Many firms are dealing with the fallout from the recession by cutting back staff and closing offices. Offshore firm Conyers Dill & Pearman, which is forging ahead with plans to beef up global expertise, is not one of them.
Bermuda-headquartered Conyers has spent most of the summer recruiting at the partnership and associate level.
In the Cayman Islands the firm raided rival Maitland for attorneys-at-law Sara Collins and Bernadette Carey (23 June 2008).
In London it hired hedge fund associate Devalingum Gopalla, who specialises in investment into and out of India, China and Africa. Gopalla was previously a barrister at Mauritian firm Belgrave International.
And in the British Virgin Islands (BVI) Dawn Smith rejoined the firm as a partner and Tameka Davis from Anguilla-based Webster Dyrud Mitchell was appointed as an associate.
According to managing partner John Collis this is just the beginning of a hiring spree for the firm.
“Before the recession we targeted expansion into the BRIC [Brazil, Russia, India and China] economies,” he explains, adding: “There comes a point when you have to give the engine rooms time to start working…There’ll be more hires over this period, all offices will get to a substantial size, including Sao Paulo.”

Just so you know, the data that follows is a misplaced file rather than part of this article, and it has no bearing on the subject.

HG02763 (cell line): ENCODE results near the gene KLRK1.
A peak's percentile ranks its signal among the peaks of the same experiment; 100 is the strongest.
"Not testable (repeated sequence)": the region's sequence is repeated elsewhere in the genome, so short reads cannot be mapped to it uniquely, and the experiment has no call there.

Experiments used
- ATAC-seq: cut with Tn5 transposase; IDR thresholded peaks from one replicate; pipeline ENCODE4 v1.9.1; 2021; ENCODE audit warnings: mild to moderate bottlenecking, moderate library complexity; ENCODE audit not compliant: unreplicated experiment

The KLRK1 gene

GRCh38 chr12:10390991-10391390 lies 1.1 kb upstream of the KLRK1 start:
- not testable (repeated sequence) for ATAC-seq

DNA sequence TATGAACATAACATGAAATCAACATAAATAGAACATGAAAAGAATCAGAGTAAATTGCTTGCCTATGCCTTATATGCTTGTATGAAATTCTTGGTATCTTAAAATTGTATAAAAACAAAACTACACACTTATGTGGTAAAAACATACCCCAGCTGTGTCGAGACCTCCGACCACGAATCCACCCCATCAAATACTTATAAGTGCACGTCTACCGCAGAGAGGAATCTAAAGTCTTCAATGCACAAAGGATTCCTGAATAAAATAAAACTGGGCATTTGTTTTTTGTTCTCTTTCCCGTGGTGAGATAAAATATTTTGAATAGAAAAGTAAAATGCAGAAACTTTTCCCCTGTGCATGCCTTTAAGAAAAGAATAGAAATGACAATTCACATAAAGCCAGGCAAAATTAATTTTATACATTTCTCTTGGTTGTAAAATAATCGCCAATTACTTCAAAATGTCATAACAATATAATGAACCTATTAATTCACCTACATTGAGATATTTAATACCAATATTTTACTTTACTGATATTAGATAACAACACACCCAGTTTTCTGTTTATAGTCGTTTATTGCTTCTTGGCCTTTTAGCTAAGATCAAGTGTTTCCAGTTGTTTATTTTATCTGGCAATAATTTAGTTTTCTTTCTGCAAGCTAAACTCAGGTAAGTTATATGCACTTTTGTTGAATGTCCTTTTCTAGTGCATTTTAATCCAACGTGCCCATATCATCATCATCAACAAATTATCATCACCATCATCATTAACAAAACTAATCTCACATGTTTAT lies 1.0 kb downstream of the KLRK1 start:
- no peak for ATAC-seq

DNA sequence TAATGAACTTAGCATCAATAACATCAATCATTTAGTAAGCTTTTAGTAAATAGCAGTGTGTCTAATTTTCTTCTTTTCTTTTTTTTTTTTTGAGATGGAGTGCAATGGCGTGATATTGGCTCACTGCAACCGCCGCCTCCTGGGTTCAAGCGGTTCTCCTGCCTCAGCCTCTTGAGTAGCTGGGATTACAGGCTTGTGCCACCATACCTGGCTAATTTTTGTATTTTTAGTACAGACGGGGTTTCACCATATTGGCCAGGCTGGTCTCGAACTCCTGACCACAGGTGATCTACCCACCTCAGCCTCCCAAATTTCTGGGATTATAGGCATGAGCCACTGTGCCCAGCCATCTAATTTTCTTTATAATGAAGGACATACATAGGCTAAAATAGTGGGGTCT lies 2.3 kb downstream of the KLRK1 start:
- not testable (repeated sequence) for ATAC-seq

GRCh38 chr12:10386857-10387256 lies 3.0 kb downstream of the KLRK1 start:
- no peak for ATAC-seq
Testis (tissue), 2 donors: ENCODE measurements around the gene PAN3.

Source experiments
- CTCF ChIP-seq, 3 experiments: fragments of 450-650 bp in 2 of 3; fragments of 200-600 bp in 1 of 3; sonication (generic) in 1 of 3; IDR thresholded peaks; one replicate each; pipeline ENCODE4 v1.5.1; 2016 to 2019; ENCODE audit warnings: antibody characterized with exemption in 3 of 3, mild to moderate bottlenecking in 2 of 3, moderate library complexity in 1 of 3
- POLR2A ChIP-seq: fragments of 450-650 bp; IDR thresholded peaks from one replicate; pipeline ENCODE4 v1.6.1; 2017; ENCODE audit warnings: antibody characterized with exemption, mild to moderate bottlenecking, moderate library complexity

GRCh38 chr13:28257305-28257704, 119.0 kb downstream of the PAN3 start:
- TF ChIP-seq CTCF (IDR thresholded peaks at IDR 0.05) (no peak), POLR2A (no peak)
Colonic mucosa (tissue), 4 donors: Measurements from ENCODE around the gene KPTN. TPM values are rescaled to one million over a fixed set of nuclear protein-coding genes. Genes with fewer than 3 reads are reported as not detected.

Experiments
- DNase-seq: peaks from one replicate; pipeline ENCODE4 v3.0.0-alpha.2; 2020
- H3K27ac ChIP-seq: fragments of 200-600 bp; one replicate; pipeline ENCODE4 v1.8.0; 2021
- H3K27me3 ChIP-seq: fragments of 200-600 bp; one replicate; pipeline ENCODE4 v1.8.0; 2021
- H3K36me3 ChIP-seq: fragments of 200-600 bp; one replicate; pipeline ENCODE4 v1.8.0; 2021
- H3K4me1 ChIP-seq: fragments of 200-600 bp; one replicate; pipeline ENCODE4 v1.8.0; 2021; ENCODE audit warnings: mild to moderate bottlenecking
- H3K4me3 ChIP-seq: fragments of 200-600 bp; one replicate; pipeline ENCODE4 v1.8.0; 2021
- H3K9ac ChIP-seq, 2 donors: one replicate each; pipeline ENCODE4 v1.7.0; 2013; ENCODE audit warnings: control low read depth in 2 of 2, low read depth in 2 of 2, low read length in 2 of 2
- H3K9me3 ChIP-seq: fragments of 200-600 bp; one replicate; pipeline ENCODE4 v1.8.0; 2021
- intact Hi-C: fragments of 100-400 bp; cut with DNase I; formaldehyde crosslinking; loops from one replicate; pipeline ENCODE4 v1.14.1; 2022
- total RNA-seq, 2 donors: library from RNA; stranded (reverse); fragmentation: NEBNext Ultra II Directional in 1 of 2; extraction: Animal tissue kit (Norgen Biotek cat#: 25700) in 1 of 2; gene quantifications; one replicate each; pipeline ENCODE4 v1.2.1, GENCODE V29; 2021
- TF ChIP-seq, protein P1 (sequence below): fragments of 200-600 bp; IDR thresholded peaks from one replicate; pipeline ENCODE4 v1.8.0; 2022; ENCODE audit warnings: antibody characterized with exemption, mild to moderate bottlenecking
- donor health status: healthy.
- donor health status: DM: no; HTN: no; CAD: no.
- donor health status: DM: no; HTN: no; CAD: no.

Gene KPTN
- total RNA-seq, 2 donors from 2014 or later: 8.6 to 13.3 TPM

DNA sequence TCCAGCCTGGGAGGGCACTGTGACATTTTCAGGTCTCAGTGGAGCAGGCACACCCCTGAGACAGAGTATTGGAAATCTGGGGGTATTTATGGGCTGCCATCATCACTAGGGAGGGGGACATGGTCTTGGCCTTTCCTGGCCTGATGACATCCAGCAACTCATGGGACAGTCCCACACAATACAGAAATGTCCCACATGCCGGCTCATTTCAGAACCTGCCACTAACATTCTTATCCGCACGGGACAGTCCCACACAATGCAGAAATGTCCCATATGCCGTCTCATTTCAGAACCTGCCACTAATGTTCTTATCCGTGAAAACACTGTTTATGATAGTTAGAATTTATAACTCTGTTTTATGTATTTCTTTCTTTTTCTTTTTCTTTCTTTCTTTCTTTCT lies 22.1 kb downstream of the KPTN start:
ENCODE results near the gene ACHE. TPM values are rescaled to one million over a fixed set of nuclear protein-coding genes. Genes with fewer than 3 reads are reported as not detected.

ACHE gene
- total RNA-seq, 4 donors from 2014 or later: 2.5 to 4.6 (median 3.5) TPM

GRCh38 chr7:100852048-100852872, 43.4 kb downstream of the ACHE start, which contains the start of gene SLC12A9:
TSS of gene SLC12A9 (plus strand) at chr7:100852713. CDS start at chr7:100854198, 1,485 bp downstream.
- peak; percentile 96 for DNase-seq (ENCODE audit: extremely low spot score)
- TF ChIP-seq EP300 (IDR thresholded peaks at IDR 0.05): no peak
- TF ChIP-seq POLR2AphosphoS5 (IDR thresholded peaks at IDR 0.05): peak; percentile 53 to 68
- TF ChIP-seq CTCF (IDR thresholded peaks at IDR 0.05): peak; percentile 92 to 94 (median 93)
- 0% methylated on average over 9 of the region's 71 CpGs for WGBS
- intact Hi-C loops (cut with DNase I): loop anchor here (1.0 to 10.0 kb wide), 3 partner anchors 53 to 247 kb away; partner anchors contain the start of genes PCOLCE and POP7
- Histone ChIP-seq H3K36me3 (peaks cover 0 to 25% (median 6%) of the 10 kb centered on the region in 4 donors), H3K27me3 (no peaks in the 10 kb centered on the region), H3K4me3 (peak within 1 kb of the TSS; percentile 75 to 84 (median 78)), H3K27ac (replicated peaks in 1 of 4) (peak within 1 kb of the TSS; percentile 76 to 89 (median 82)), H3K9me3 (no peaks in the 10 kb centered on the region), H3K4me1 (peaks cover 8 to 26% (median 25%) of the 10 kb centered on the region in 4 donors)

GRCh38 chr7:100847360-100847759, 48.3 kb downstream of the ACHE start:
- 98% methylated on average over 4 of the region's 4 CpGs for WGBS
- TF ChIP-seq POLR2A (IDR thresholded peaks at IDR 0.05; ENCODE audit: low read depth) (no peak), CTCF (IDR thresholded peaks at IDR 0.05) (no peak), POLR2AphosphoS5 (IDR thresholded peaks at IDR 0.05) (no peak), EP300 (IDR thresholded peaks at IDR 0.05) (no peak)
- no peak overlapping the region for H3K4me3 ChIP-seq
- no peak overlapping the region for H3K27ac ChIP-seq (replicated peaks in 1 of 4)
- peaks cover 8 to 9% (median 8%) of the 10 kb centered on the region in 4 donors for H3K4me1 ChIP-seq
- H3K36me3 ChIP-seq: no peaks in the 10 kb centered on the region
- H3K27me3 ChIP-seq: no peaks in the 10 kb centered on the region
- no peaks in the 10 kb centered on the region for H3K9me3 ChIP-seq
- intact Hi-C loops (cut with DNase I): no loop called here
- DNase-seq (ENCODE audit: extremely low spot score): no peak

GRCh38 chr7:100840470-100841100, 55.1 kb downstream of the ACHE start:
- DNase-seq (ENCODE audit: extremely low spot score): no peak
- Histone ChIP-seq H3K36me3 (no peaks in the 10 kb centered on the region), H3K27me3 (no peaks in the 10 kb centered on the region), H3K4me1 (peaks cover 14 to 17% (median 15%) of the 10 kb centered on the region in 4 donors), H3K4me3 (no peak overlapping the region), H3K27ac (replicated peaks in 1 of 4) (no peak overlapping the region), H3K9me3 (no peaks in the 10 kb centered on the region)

Conyers launched in Sao Paulo in December 2008 under regional managing partner Alan Dickson. This was a fitting end to a year that had begun with the opening of a Moscow base (14 January 2008) and also saw the launch of an office in Mauritius to target work coming out of India (13 October 2008).
The firm primarily targets work emanating from Fortune 500 companies with multi-jurisdiction operations. It is evenly spread across the globe’s key offshore jurisdictions and, says Collis, has a balanced mix of both contentious and non-contentious work.
“We’re not as affected as other firms by the recession,” he says. “We’d no heavy dependence on a single practice area.”
Collis believes the recovery will be led by the BRIC economies Conyers has worked so hard to invest in pre-Lehman.
His analysis of the post Lehman world goes like this: “There was a panic in November. By January and February things really tailed off, but come June and July it started to come back in slingshots.”
The developing nations, he says, are less riddled with financial problems and will rebound quicker than the UK and US.
Already this year Conyers has assisted the Hong Kong arm of Reed Smith in advising on one of the largest Asian IPOs this year, winning an instruction from China Zhongwang Holdings on its $1.3bn (£800m) listing on the Hong Kong Stock Exchange (1 June 2009).
Collis is a realist about the rate at which Conyers can grow. Opening too many offices too quickly will lead to disaster, he believes, and so instead the firm is now looking to concentrate on developing what it already has.